STATISTICS

BEHAVIORAL HEALTH CONDITIONS

EMS PERSONNEL

DEPRESSION

Depression was reported in 6.8%, with mild depression the most common type (3.5%) (Bentley et al., 2013).

STRESS AND POSTTRAUMATIC STRESS DISORDER/SYMPTOMS

In a case-control study among certified EMS professionals, stress was reported in 5.9%, with mild stress the most common type (3.1%) (Bentley et al., 2013).

SUICIDE/SUICIDE IDEATION

10.4% for serious suicidal ideation, and 3.1% for a past suicide attempt (Stanley, Hom, & Joiner, 2016). In another study in the same review, it was found that having both EMS and firefighting duties was associated with a sixfold increase (Stanley et al., 2016). 6.6% of fire and EMS professionals reported having attempted suicide as compared with just 0.5% of civilians.

FIREFIGHTERS

STRESS AND POSTTRAUMATIC STRESS DISORDER/SYMPTOMS

Stress and posttraumatic stress symptoms have been reported in a number of studies. For instance, according to a literature review by Dowdall-Thomae, Gilkey, Larson, and Arend-Hicks, over 50 percent of firefighter deaths are due to stress and exhaustion (2012). Most of the firefighters in the United States are volunteers (about 69 percent). A study investigating the suicidality of firefighters, while being flawed because it was a sample of convenience and therefore potentially attracted individuals who had more often been suicidal, has reported markedly elevated levels of post traumatic stress in volunteer firefighters, while career firefighters reported higher levels of PTSD (Stanley et al., 2017).

SUBSTANCE USE

Stanley et al. found that career firefighters reported higher levels of problematic alcohol use and PTSD as compared to the volunteer firefighters, while the volunteers reported higher levels of depression and suicide attempts and ideations (Stanley et al., 2017). Recent (past month) heavy or binge alcohol drinking was reported in approximately 50 percent of male firefighters, and driving while intoxicated was reported in 9 percent of male firefighters (Haddock, Poston, Jahnke, & Jitnarin, 2017).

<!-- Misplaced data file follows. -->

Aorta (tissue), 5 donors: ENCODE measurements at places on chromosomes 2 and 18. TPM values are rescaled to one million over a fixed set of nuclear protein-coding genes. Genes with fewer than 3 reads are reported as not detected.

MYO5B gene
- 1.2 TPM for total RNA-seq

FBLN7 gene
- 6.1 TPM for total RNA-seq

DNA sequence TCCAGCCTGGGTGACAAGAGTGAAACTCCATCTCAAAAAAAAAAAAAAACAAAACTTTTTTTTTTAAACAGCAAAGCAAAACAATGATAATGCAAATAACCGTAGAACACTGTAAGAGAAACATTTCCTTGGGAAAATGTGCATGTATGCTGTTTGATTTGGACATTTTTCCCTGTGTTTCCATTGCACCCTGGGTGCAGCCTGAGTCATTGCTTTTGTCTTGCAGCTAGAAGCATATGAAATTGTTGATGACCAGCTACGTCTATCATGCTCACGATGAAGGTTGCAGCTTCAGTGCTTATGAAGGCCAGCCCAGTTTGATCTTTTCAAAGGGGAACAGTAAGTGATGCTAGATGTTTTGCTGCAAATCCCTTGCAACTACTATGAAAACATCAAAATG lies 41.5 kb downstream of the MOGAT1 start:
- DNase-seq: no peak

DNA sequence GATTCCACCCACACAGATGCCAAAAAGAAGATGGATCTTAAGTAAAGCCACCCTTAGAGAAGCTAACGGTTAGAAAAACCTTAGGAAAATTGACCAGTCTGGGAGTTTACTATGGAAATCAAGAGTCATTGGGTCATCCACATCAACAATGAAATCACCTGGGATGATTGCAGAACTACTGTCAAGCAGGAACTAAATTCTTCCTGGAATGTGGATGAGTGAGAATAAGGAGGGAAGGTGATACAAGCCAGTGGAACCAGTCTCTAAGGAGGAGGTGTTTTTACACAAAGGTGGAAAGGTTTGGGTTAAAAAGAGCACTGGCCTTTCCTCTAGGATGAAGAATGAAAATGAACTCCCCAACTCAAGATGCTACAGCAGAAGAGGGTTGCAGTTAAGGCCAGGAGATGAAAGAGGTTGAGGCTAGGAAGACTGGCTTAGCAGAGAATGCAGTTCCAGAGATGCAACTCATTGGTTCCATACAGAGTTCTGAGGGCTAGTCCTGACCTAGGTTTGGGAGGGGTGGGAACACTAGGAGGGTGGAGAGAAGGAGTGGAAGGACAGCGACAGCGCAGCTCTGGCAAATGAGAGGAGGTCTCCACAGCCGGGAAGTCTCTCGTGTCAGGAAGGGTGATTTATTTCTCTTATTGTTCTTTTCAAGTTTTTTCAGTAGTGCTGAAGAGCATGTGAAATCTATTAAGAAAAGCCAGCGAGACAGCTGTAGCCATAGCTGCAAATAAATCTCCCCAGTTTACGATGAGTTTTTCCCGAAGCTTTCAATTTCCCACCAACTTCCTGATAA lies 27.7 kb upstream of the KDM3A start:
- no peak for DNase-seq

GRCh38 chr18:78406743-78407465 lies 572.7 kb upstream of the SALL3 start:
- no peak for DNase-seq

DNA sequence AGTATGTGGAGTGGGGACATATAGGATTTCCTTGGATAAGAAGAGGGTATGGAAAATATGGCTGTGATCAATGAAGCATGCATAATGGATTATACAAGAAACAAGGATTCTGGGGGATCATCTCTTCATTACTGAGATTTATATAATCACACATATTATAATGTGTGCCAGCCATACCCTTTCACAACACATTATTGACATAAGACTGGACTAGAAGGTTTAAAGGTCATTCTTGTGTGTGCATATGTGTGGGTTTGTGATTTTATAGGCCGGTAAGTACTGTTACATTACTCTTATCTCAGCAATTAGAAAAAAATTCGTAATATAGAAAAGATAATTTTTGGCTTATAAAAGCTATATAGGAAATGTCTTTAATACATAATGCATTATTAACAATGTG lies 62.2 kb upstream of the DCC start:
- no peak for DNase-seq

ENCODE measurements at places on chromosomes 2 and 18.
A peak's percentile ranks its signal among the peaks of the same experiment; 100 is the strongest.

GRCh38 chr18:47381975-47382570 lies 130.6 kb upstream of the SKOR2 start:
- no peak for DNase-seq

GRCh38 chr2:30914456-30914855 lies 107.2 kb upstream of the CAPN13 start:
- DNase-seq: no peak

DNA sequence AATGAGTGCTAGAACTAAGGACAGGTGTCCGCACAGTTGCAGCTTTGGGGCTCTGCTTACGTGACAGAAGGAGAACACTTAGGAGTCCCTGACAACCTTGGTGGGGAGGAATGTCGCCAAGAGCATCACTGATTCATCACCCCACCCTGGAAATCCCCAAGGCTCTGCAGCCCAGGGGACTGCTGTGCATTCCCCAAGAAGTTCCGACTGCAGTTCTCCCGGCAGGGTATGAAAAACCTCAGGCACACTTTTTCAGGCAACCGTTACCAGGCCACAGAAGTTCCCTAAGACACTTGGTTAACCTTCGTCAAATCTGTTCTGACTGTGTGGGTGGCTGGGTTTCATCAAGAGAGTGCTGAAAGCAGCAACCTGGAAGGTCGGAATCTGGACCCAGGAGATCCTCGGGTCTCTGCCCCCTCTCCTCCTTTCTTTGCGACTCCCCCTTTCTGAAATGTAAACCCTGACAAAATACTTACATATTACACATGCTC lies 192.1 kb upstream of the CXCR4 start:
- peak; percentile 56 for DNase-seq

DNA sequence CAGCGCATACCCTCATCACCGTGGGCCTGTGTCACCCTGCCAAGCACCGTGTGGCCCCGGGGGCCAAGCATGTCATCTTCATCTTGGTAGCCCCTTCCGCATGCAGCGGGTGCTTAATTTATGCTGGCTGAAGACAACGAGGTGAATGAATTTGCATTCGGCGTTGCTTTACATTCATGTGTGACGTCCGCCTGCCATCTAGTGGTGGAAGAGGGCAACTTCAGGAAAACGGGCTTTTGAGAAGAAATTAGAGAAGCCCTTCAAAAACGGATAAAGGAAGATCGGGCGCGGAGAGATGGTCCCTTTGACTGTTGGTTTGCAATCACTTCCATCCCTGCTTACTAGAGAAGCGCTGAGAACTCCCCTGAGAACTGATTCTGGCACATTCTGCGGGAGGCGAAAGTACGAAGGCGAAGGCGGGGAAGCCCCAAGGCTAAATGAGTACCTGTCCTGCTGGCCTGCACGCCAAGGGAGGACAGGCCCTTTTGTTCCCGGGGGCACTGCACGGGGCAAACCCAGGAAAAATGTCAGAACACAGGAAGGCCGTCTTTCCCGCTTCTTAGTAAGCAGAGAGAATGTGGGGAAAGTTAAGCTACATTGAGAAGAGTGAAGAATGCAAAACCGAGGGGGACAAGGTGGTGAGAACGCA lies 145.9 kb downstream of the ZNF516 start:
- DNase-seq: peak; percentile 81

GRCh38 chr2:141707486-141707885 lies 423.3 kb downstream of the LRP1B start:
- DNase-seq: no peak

SUICIDE/SUICIDE IDEATION

Suicidal ideation has been reported in firefighters at higher rates than in the general population. Currently available studies do suggest that firefighters may be more likely to think about and attempt suicide than people in the United States as a whole. In a convenience sample study related to suicide attempts and ideations, firefighters were reported to have higher attempt and ideation rates than the general population (Stanley et al., 2016). 

LAW ENFORCEMENT

DEPRESSION

Depression has been reported in police officers. A study following police officers after the 9/11 attacks found a 24.7 percent prevalence of depression, and a 47.7 percent prevalence of both depression and anxiety (Bowler et al., 2016).

 

STRESS AND POST-TRAUMATIC STRESS DISORDER/SYMPTOMS

After the World Trade Center attack, PTSD was reported in 11 percent of police responders, PTSD increased as the level of social support decreased, and the PTSD prevalence was relatively high among those unable to work because of health (34.8 percent) and those with unmet mental health needs (50.7 percent). Additionally, the prevalence was higher in women (15.5 percent) than in men (10.3 percent) (Cone et al., 2015). 

SUICIDE/SUICIDE IDEATION

Suicide attempts and ideations were reported in multiple studies. In a literature review, the lifetime prevalence of suicidal ideation in police officers was 25 percent in female officers and 23.1 percent in male officers (Stanley et al., 2016). Suicide attempt rates ranged from 0.7 to 55 percent among studies. Another study linked strain on the job to suicidal ideation, as well as depression and anger. Officers with burnout showed significantly greater suicide risk, with a 117 percent greater likelihood of suicidal thoughts for officers who reported burnout at work (Bishopp & Boots, 2014).

Established in 2019

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